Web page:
Hissing Horror from Fantastic Fears #4, November 1953. Art by the Iger Shop: Lawrence Mason is a tough guy with a weak spot – the ladies. He spends an inordinate amount of time on his island home shooting snakes. One night he’s shocked to find a beautiful woman at his window, a blonde (for a change) bombshell named Aspetha. Mason takes her in, feeds her and quickly falls in love with her. This makes him even more determined to call all the snakes around, he doesn’t want them freaking her out after all. But when she sees him in action and doesn’t even try to hide her disgust, it appears that maybe they don’t see eye to eye on this whole ‘shooting snakes all the time’ thing he’s so into. Snake people alert!
Meet Me At The Cemetery from Hand of Fate #14, November 1952. Art by Sy Grudko: Last but not least, Kate Sefton has lost her fiancé, Yates Zachary until he went to India and fell for another woman. She died but Yates brought the body back to American to be buried. When Kate feels bad for the poor dead woman and tries to lay some flowers at her grave, she’s surprised by the sudden appearance of a cobra! It kills a caretaker but she makes it out alive and heads to Yates’ office to tell him what she’s seen. She feels they need to do something about this, and so Yates takes his six-shooter and drives off to the cemetery to take care of business. There he meets a dark haired hottie with weird eyes and two pointy fangs. He really should have known better than to offer her a ride, but he’s a bit of a dog. ZHJ! ZHJ! Snake people alert.
All in all, this is pretty great stuff. Don’t take any of it seriously or you’ll give yourself a brain aneurysm but there’s lots of screwy entertainment to take away from this collection. Sure, the stories are a bit repetitive and predictable but the different art styles are a lot of fun to take in and each ones of these stories is guaranteed to deliver a stupifyingly snake-tastic shock ending!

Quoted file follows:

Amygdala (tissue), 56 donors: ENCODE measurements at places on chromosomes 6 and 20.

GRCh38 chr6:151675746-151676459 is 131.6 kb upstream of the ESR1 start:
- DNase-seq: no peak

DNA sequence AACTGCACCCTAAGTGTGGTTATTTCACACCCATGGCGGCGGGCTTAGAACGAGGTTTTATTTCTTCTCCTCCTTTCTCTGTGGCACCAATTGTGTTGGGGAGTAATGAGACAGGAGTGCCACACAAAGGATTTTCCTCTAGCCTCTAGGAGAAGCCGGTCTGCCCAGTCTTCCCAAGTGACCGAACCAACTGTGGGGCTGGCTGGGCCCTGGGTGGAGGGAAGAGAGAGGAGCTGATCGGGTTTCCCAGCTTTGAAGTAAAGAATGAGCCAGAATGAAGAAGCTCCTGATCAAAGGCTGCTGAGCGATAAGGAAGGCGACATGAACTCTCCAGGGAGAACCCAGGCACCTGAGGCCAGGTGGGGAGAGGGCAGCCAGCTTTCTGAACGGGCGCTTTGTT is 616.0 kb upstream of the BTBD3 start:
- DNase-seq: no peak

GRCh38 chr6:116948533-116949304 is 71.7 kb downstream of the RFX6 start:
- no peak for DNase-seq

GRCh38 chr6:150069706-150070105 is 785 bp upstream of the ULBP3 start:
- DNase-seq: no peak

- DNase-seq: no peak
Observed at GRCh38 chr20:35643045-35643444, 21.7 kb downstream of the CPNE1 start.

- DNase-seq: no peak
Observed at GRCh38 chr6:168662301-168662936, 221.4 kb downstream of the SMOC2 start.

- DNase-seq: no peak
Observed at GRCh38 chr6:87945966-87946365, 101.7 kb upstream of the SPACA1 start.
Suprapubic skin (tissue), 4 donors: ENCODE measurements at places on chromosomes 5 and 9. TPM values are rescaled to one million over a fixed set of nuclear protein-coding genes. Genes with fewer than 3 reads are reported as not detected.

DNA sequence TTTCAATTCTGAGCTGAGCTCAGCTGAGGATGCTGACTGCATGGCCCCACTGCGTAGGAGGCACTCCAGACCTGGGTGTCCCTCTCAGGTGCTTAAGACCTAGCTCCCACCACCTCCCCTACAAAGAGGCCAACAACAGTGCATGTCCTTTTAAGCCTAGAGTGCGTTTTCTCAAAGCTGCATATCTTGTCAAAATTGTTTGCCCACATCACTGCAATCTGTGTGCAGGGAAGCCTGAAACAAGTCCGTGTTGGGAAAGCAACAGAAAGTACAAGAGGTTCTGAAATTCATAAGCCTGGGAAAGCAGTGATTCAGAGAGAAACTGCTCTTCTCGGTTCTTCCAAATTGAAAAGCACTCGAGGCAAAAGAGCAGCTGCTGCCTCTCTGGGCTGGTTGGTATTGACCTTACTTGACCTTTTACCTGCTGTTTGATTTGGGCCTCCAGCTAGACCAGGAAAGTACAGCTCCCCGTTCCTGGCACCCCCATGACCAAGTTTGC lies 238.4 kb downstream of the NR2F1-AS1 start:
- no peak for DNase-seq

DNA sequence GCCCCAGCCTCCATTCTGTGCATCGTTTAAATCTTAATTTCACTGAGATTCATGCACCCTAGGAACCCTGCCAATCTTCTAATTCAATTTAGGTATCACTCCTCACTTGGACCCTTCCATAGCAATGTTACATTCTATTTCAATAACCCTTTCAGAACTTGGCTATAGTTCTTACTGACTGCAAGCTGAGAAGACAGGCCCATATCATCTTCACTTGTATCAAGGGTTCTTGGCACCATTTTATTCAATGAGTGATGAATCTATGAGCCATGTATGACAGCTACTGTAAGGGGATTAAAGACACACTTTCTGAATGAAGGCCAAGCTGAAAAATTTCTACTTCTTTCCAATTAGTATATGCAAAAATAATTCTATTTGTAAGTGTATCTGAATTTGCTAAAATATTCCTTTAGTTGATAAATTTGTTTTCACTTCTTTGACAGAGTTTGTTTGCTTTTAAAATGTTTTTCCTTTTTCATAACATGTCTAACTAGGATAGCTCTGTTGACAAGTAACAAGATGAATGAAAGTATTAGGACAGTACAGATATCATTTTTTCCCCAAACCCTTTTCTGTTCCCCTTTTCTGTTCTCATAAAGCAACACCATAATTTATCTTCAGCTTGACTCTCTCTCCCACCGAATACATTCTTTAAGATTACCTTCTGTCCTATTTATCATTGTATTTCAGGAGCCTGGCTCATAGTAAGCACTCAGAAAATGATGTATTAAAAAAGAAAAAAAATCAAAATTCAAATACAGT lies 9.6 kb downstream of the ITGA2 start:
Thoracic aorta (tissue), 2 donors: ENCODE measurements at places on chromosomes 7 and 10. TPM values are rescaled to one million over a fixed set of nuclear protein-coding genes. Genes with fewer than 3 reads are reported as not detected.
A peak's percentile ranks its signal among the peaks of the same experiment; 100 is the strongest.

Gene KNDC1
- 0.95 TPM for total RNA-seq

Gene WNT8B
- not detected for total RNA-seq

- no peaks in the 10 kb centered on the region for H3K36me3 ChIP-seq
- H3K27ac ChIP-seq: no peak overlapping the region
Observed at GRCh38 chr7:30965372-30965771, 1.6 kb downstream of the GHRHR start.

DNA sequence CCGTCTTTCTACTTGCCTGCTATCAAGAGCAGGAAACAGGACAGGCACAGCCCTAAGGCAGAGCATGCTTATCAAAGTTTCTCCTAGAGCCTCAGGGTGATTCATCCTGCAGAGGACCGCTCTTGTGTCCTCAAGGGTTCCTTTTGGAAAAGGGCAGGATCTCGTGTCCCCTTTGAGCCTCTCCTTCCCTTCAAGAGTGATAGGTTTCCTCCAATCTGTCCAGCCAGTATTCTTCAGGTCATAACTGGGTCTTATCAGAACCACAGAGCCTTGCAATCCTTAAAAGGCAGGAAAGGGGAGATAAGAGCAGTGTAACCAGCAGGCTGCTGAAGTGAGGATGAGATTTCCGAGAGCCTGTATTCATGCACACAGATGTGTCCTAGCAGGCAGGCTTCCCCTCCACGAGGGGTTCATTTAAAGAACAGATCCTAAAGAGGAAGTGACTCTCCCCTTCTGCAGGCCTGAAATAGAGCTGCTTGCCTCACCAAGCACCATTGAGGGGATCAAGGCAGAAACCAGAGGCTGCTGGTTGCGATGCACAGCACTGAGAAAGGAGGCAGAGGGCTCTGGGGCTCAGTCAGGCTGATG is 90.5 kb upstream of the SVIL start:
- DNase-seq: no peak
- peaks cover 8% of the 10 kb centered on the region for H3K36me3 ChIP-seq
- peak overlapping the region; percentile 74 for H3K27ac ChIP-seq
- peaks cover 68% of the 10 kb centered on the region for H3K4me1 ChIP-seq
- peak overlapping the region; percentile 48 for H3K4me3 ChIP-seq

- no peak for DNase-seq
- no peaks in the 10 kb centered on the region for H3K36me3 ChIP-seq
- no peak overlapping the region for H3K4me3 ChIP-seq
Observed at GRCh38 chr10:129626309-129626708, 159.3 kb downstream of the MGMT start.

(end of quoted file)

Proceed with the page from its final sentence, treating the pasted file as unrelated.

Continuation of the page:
In the middle of the book we get a seven page cover gallery showing off some pretty fangtastic cover pieces featuring deadly snakes aplenty. This hardcover collection also features an interesting forward from Dr. Frank T. Burbank, the Curator Of Reptiles And Amphibians and the American Museum Of Natural History entitled Ophidiomania Vs. Ophidiophobia that runs four pages. Here he writes about man’s unusual history and relationship with snakes and how the fantasy depicted in these vintage horror comics contradicts reality on pretty much every level. If that weren’t enough, howlin’ Mike Howlett, the man behind The Weird World Of Eerie Publications, contributes a text piece called Snakesploitation. Here, for five fantastic pages, Howlett waxes poetic about the importance of checking one’s brain at the door in order to enjoy trashy pre-code delights such as those contained in this collection. He then offers up some history and insight into each of the stories selection for this anthology. He’s also been kind enough to include an archival image of Zorita, possibly the real life inspiration for the various snake-goddess stories that have been told over the years (hubba hubba!).
It’s also worth taking a bit of time to talk up the presentation. Yes, these are grubby old cheapies, pre-code quickies, the kind that a lot of ‘serious’ comic fans will write off as trash but they have their place in four color funny book history and it’s great that we’ve got a company like Yoe Books collecting this stuff for posterity’s sake. The individual pages in this book, which are printed on a heavy stock and have a nice feel to them, are printed slightly ‘yellowed’ to replicate the look of cheap old newsprint comics. The front of the hardcover has a nicely embossed image that feels awesome in your hands, and that carries over to the back cover too. It’s just a really nice, deluxe presentation – a lot of times people don’t call this out but it makes a difference to some of us and as such, it’s much appreciated.